Peter Hall learnt about this particular brand of pain in August 1997. An independent film-maker in New York, he was about to release his first feature film, Delinquent, when he switched on his PC and fired up the modem as usual. But Earthlink Network, his Internet service provider (ISP), was refusing to recognise his password. He called customer services to see what the problem was.
He was passed to a supervisor who brusquely stated that his account with them had been closed and all mail sent to that account would be returned to sender. "You know what you did," the supervisor told him. Hall had no idea, but eventually managed to establish that he was being accused of being a "spammer" - spam being the term for the vast quantities of unsolicited junk e-mail sent over the Net.
Spam is currently seen as a particular problem by service providers. Earthlink is among those ISPs that are now putting their weight behind a bill in the US Congress that will give ISPs the power to sue spammers for up to $25, 000 per day in damages.
Earthlink was accusing Hall of somehow hacking into America Online and sending messages to all of its users. "At this time I didn't even know how to send an e-mail to two people at a time," Hall says. "One minute they were reprimanding me for using technical support too much, the next accusing me of being some kind of master hacker."
Earthlink had made the allegations public, too, listing Hall's e-mail address on three of its newsgroups as part of its policy to name and shame spammers. "This particular person at Earthlink was running regular lists of names of users who he had determined were guilty of spamming," says Hall. "There was a number at the bottom of each page boasting of how many people he had purged. It was like a body count."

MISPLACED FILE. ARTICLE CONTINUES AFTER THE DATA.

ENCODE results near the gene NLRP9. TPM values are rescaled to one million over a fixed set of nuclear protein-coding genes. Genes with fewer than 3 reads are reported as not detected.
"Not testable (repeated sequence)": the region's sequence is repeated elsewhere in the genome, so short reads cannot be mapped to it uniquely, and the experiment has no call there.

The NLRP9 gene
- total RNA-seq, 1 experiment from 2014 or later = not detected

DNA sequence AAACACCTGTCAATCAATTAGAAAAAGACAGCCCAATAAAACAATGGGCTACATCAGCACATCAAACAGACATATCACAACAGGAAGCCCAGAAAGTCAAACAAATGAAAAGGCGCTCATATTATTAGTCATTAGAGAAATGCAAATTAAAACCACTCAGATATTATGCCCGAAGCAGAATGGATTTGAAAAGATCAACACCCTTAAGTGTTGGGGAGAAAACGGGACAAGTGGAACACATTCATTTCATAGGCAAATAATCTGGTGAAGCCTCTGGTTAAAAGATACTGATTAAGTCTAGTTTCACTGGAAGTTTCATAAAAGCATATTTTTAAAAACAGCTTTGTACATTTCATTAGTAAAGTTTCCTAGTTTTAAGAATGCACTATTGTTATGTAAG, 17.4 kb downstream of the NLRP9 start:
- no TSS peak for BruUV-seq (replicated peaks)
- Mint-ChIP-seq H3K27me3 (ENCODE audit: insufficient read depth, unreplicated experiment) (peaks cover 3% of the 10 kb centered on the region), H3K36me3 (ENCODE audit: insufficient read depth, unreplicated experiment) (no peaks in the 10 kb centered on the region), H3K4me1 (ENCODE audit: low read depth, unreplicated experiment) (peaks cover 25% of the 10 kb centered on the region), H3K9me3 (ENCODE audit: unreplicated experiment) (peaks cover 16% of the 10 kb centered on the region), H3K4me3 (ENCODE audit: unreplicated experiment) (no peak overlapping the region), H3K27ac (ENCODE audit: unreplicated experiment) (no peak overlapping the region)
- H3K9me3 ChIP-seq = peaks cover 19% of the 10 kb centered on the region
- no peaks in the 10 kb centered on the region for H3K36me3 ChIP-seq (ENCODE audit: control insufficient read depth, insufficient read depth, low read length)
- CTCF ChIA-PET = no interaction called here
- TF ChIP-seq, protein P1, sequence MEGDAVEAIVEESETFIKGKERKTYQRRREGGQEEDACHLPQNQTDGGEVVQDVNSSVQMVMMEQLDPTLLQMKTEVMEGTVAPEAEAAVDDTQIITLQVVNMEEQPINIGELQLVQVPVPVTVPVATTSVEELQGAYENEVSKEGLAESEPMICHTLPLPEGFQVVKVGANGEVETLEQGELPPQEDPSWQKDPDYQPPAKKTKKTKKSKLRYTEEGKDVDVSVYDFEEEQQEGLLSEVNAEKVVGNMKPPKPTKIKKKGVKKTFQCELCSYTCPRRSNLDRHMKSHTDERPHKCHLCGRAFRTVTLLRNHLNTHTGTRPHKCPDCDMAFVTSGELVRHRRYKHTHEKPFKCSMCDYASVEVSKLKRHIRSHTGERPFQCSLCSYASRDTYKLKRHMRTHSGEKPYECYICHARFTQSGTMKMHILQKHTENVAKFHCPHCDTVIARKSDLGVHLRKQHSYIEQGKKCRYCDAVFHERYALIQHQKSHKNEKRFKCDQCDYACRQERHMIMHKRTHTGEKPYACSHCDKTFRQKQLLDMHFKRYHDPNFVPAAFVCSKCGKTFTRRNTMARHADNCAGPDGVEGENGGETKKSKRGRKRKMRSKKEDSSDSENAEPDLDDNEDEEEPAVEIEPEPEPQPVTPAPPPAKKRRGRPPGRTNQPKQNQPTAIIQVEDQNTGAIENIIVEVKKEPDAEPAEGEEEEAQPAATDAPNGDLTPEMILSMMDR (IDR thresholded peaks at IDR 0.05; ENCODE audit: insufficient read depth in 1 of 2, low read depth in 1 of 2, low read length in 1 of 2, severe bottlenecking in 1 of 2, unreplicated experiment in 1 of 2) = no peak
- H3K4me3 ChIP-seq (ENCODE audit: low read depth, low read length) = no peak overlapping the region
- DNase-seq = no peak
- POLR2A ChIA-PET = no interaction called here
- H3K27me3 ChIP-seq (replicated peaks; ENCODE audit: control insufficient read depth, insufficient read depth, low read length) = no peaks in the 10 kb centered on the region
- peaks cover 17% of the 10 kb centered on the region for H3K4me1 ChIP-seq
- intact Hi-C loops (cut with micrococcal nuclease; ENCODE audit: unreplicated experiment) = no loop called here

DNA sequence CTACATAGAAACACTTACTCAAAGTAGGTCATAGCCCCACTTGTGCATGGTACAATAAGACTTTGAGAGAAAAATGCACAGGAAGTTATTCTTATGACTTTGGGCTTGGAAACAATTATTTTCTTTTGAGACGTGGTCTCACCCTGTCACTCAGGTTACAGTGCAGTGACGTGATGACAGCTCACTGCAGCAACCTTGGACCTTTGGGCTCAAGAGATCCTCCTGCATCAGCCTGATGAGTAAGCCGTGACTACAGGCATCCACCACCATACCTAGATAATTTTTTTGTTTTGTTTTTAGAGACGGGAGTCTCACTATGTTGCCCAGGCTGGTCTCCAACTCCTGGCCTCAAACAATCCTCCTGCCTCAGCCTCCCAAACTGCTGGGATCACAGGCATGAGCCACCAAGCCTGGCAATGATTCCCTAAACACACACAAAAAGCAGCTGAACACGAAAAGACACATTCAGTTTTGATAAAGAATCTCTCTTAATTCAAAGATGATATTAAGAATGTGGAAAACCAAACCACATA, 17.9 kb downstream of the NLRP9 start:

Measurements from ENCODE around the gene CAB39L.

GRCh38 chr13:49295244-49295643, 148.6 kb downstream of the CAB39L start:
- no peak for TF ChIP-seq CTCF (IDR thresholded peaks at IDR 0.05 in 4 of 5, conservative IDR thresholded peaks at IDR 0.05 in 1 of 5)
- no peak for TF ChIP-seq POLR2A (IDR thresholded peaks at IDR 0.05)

After six days of ringing around, Hall finally discovered the source of the problem. Earthlink had been informed of his alleged misdemeanour by its trunk carrier, UUNet Technologies, which tracks messages using digital tags. Unfortunately, there had been some confusion over the tracking number on the spam to AOL and Hall picked up the blame for a message that had originated in Japan.
UUNet admitted its mistake, apologised and informed Earthlink of the error. Earthlink in turn offered Hall six months' free service, though he claims this would only cover a fraction of the cost of the calls, letters and time he had spent sorting out the problem, not to mention the stress put on him or the ignominy of being labelled as a spammer. "I lost an enormous amount of time to this. I was unable to sleep and had to get a prescription for sleeping pills because I got really paranoid," he says. So Hall decided to sue Earthlink. In July his lawyers filed what he describes as a "multi-million dollar lawsuit" against Earthlink in an attempt to recover damages for loss of business, breach of contract and libel. The latter is likely to provide an interesting test of whether the term "spammer" can be seen as a libel and establish case law over the posting of libellous messages on newsgroups. Paul Hoffman, director of the trade organisation Internet Mail Consortium, says: "Calling someone a 'spammer' is clearly an insult in almost any area of today's Internet. It connotes thief, waster of resource, and disrespecter of community standards."
Any finding by a US court could have a knock-on effect in the UK. With the US being seen as some years ahead in use of the Internet, a judicial decision is likely to have at least a persuasive influence over any similar cases here. Kirsten Kappos, Earthlink's vice-president for corporate communications, says the company intends to "aggressively defend" itself and continue its fight against spammers. She believes Hall was merely the victim of a mistake and that Earthlink has done all it can to right the situation.
Hall sees it somewhat differently. He calls their apology "incredibly grudging" and claims he still suffers from headaches, anxiety and facial spasms as a result of the experience. His sense of humour is still intact, though, as he laughs off the suggestion that this experience could provide the basis for his next script. "I'm thinking it might be a sub-element in a script that I'm trying to devise," he says. "But I wouldn't want to dwell on it."
Information on Peter Hall's case is atReuse content